Even so, the current level of computer software and hardware

technology is far beyond me.

In any case, I will try again to get the illustrations to you over

the week end.

Carl

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New Here ,
Jul 11, 2009 Jul 11, 2009

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> I do have Greek fonts available and they work well with MS WORD and other software.  BUT .... they will NOT work with InDesign CS3.  I can't type Greek letters directly on an InDesign page.  Also, I can't successfully Copy/Paste from a WORD document containing Greek letters.

In what way do they not work? What happens when you input or paste Greek?

See the illustrated materials that follow below. 

NOTE .... these illustrations were missing from my initial query.  All of these included images were originally  .png  format - - "clipped" from my computer screen.  The text, however, is the same as initially.

InDesign-1.png

Are you getting missing font messages? What Greek fonts are you using?

No error messages of any kind.  Just the "little squares" that you will see in the third illustration below. ........... I'm not adequately knowledgeable about the font business to know "what kind" of fonts these are.  My only knowledge is as illustrated below.

This works well with MS WORD also.  To get this Greek font, I used the following.  All these fonts ... plus lots more ... are available originally with my iMac.

InDesign-2.png

When I Copy/Paste that short material from Text Edit over into InDesign CS3, I get the following.  Lots of little squares where the Greek letters should be.  I get the same results if I try to type directly into InDesign.  ....... Incidentally, I have no problems with typing the other languages and special fonts into InDesign.

InDesign-3.png

INCIDENTALLY ........ I am able to "get around" this problem in a slow and ponderous manner.  .... select Special Characters below......  it would be much more convenient to use a keyboard typed input as with the other languages.

InDesign-4.png

and then select from various displays as below.  Example:  the lower right corner offers the equivalent of the Greek letter phi .... but as an object that can be copied and inserted, rather than as a letter that can be typed.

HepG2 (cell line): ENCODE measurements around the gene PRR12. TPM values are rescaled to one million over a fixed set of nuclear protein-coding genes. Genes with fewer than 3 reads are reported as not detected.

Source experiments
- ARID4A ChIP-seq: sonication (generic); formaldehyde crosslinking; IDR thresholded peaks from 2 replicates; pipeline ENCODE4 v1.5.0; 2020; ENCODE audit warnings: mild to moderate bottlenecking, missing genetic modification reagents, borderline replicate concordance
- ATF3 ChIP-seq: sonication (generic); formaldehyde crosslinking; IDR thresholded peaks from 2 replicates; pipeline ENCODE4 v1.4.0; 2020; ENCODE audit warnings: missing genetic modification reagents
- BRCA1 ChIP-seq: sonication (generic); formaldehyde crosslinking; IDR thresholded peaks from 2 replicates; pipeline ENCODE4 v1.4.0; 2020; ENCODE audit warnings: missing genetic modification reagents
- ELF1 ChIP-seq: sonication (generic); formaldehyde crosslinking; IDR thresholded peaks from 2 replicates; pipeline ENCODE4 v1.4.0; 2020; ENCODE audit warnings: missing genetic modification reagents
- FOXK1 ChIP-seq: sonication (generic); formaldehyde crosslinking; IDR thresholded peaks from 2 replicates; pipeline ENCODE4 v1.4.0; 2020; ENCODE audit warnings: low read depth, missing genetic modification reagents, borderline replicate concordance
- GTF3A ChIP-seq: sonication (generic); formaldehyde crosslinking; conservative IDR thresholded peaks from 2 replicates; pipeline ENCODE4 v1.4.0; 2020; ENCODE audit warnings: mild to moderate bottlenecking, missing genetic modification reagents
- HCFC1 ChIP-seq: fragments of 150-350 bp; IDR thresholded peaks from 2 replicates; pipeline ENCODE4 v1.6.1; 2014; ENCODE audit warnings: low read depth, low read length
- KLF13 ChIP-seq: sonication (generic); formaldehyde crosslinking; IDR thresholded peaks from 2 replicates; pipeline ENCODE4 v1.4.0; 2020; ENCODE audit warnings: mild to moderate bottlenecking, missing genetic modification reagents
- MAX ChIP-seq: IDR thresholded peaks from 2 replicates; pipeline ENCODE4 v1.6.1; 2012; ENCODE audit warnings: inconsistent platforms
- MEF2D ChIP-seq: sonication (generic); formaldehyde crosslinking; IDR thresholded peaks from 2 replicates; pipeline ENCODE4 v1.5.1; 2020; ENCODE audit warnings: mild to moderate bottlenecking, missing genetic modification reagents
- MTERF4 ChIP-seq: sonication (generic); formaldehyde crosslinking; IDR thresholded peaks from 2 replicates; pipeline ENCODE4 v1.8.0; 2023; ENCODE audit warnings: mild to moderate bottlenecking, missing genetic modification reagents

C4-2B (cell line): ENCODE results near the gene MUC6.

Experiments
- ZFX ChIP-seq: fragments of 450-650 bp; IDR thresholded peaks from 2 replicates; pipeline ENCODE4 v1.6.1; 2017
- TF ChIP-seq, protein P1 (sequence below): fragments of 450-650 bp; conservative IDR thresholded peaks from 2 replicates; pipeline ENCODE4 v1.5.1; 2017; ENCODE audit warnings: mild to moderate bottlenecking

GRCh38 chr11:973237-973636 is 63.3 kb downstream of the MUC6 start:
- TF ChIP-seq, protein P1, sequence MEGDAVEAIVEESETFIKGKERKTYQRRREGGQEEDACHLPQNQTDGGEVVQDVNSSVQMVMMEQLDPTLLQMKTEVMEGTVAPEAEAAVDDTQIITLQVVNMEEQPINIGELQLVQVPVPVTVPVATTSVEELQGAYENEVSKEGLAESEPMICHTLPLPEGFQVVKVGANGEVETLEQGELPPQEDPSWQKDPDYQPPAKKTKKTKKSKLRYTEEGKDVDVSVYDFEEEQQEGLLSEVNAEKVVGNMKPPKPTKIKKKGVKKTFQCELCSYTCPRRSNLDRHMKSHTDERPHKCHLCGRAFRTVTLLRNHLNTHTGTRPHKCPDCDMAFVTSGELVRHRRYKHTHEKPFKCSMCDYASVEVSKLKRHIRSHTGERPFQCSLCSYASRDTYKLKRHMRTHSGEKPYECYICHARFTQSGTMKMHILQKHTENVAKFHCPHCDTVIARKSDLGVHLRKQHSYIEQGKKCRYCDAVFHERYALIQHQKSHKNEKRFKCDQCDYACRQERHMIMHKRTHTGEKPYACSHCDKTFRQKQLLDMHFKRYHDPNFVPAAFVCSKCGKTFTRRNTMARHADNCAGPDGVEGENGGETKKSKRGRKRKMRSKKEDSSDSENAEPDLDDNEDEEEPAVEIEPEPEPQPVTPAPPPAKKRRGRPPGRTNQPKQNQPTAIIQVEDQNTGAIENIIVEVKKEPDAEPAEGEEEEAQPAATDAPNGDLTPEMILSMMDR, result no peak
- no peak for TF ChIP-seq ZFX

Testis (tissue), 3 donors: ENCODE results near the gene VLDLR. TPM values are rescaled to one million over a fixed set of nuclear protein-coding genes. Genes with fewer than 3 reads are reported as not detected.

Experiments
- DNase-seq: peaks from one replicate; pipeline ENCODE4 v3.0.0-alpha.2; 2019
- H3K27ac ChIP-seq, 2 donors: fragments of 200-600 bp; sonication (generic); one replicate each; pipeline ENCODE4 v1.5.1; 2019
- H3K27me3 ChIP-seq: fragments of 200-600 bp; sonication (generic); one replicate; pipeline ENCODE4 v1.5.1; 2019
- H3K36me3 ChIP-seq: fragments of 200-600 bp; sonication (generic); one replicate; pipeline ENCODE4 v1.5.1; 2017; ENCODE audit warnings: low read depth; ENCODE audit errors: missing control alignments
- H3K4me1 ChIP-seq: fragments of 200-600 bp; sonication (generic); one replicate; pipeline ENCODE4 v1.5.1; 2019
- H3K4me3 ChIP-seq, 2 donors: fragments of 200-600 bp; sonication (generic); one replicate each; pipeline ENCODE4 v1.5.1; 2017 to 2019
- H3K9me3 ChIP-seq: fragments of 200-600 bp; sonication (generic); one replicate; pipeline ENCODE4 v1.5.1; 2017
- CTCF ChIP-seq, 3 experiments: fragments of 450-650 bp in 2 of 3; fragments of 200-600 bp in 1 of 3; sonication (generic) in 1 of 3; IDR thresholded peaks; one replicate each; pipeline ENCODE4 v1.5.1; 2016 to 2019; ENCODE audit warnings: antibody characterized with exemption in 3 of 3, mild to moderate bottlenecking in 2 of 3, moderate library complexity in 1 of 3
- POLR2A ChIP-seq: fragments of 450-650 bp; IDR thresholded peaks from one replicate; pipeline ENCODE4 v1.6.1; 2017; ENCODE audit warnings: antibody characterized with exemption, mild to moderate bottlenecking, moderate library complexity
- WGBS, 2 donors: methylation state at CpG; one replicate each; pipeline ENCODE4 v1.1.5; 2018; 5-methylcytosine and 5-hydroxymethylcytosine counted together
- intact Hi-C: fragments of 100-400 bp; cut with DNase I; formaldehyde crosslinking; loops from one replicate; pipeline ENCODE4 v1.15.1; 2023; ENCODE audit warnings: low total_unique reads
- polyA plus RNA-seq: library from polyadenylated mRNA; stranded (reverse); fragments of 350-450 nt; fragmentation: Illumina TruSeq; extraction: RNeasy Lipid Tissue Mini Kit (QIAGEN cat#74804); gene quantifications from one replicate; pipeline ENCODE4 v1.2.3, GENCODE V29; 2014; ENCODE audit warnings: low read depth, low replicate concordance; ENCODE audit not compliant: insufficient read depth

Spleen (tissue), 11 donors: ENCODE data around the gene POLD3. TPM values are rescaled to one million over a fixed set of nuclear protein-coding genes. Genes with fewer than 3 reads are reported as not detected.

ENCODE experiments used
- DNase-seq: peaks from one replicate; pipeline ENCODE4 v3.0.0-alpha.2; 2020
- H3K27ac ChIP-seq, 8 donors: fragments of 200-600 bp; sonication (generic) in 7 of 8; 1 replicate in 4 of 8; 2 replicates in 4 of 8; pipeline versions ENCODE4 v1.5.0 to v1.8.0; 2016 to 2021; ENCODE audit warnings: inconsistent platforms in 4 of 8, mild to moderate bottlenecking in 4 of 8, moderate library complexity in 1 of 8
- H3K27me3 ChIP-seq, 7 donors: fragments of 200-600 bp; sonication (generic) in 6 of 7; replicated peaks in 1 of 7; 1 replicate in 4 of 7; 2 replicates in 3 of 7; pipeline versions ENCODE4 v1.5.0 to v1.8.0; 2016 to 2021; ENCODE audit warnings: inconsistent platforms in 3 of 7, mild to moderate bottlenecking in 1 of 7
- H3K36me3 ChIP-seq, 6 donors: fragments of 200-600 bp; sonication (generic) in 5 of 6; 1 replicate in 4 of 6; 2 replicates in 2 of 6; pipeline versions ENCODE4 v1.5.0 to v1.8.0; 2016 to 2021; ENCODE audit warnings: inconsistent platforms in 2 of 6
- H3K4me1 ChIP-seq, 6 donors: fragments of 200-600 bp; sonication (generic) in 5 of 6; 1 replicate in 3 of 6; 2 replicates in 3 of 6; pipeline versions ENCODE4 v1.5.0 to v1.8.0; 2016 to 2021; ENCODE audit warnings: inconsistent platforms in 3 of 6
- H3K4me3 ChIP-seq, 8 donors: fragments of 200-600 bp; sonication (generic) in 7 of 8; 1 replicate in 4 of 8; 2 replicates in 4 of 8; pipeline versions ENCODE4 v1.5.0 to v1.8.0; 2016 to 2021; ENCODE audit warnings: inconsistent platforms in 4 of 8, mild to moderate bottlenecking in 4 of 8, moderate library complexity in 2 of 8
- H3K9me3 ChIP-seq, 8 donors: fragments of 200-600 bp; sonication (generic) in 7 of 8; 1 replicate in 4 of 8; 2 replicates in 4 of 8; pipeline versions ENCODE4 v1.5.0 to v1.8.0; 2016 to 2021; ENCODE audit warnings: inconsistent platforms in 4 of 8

InDesign-5.png

Thanks for your initial responses.   I hope someone can suggest some way to  handle the Greek letter typing inyo InDesign in the same way that I can do the Greek letter typing into Text Edit and into Word.

Have a very good week end.

Carl  {Knoxville, Tennessee}

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New Here ,
Jul 11, 2009 Jul 11, 2009

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Your problem here seems to be that the fonts you are using in InDesign do not match those used in other applications, and thus support a different variety of characters to each other.

I did a quick experiment of my own, by setting my input language to Greek and typing the greek alphabet into TextEdit, and then copying the resulting text into InDesign. What I noticed was that the default InDesign paragraph font (in a new document) of Times displayed the characters correctly, as did Helvetica and Myriad Pro, which is supplied with InDesign. If, however, I changed the font to Century Gothic (which appears to be what you are using in your example) then I get the pink 'missing characters' boxes.

This, I suspect happens because an application like Word will automatically substitue glyphs from another font if they are missing, whilst InDesign (quite rightly) does not.

All this means that, unfortunately, you will have to switch your document's main font to another, which contains support for the Greek script.

Another possibility is that MS Office installs versions of Microsoft fonts, (such as Times New Roman, Georgia, etc.) which are already installed by Leopard, and consequesntly creating duplicates. This is an issue because the Microsoft-supplied fonts have a much smaller symbol coverage that the Apple-supplied ones, as can be seen from the number of characters included in each of the fonts: with Arial as an example, there are 3273 characters in the Apple version, but just 1361 in the Microsoft version.

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New Here ,
Jul 11, 2009 Jul 11, 2009

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I changed the font to Century Gothic (which appears to be what you

>are using in your example) then I get the pink 'missing characters'

>boxes.

I use Century Gothic interchangeably between Word, Text Edit and

InDesign CS3. Actually it's the font I use most frequently with

InDesign..

Of the many font types available on my Apple iMac {OS 10.5.7} I have

not run into any problems using any of the "American English" fonts

interchangeably between Word, Excel, Text Edit, and InDesign.

Also I have not had any problems with the fonts of other European,

Russian, etc. languages.

It's ONLY the Greek fonts that I'm unable to type directly into

InDesign, although they also will work well with the MS OFFICE items